Wednesday, October 14, 2015

The Homework Helper: How to Make the Most of Studying

I used to think learning styles didn’t matter until my son was in middle school. He was quite different from my daughter who could read, take notes, memorize, and do well on tests and quizzes. When my son was taking 7th grade geography, he was required to memorize large amounts of information about various countries. He struggled, and he was not satisfied with his grade. Ricky also wanted to win the grand prize for having the highest number of points in geography at the end of the school year. (Thankfully, they don’t do that anymore.) Reading, making sense of the text, taking notes, and trying to memorize the information wasn’t working for him in geography. I became a believer of learning styles when I analyzed the situation. I realized that Ricky could hear a song and memorize the words quickly. He is an auditory learner. I instructed Ricky to tape record the text book chapters and to listen to them. This worked well! Long story short: Ricky won the grand prize in his geography class. The grand prize was wait for it . . . wait for it . . . wait for it . . . a geography book. But he soon got over the shock of it and focused on his class status. Other tips for auditory learners—
  • listen to audio books (eBooks, including text books, usually have an audio option as well as a smart phone app so you can listen on the go)
  • record and listen to notes
  • discuss concepts with others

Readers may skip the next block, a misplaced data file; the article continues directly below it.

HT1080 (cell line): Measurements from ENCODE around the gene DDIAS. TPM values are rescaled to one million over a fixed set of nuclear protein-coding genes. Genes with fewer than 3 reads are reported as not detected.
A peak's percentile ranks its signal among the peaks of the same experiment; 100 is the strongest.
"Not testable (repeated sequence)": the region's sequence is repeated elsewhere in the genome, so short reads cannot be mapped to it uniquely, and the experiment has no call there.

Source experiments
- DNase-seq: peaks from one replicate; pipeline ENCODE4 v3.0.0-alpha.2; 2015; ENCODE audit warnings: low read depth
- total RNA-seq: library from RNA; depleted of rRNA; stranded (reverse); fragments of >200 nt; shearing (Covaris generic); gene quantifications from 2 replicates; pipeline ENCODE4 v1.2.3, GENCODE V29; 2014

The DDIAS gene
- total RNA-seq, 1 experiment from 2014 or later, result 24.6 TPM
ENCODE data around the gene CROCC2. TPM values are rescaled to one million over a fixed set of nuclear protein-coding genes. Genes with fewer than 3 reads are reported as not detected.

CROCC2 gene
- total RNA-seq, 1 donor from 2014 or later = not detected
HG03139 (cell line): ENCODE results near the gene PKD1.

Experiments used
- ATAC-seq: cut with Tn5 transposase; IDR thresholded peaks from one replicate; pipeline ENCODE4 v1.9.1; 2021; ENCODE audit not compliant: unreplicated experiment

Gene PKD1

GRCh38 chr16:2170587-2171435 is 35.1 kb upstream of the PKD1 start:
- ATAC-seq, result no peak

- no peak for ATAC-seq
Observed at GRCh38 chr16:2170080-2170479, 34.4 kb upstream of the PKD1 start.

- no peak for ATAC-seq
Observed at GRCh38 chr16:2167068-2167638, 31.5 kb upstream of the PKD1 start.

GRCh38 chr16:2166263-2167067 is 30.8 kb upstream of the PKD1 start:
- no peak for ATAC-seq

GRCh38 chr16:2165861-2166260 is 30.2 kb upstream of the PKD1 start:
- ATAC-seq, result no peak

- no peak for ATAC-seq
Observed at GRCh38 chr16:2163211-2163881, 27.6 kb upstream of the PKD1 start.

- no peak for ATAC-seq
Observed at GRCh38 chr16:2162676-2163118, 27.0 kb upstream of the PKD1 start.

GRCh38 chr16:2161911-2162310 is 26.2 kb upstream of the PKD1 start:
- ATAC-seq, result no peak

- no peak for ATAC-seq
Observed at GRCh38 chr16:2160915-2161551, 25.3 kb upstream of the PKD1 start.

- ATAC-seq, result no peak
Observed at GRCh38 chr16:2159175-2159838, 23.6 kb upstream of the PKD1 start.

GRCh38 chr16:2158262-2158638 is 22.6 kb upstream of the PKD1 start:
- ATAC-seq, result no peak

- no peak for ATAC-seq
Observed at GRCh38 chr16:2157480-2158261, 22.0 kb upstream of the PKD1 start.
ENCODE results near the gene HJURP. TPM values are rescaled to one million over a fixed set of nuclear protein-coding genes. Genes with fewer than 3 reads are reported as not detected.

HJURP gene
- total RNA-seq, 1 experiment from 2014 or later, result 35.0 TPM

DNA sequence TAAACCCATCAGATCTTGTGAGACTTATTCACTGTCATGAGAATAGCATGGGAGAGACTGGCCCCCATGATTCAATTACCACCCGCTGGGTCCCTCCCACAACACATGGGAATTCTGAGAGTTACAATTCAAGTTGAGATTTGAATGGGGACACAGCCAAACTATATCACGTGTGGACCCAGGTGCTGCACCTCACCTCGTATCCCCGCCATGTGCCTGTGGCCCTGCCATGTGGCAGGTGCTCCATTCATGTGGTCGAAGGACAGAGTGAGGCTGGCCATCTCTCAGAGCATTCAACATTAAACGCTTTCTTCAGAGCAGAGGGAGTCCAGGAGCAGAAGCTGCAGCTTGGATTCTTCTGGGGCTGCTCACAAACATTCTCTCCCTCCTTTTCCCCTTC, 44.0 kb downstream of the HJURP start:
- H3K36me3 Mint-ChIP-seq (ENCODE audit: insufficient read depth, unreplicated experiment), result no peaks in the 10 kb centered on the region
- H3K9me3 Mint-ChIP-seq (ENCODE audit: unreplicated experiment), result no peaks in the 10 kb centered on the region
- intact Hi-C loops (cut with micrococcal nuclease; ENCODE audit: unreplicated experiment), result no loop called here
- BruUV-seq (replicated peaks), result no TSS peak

You might have a child like my daughter Alana. She's a visual learner. She takes notes and makes diagrams. As an adult, she loves to make graphic organizers for fun from an app on her IPad. Other tips for visual learners—
  • draw pictures and matrices
  • highlight texts
  • watch videos

If your child is a hands-on learner (kinesthetic), he or she will benefit from “doing” something. Making a model of a concept is a good way to increase understanding and to retain the information. Other tips for hands on learners-
  • role play
  • involve the senses: hearing, seeing, smelling, tasting, and touching
  • attend museums and displays

Many people are combination learners. They benefit from hearing and doing or seeing and doing. So, a combination of techniques may work. But don’t limit your child. If he or she is a visual learner, play games and engage in activities that require him or her to use auditory and hands on strategies.

If you don’t know how your child learns, be observant. Does he or she grasp a math concept by listening? Or, does he or she need to see a step-by-step process? Maybe he or she needs to use manipulatives to understand.

I’m a combination of visual and hands-on. I am lost when I am in situations in which I have to hear only. I must take notes and make diagrams in order for the information to stick with me. My understanding increases when I make something that demonstrates a process or shows concept relationships.

One of my favorite ways to stimulate visual learners is through PowerPoint. Alternate question and answer slides. For example, type a question on slide 1, and type the answer on slide 2. You can even time the slides so your child has a few seconds to think about the answer. (Did you know that when you close your eyes, you can improve memory recall?

How do you learn? This is the story in you. Share it.


Connect with me on Pinterest to view creative ideas about writing:
  • Why should you write?
  • How should you write?
  • The quirks of writing
  • When should you write?
  • What is writing?
  • What is a writer?
  • In what should you write?

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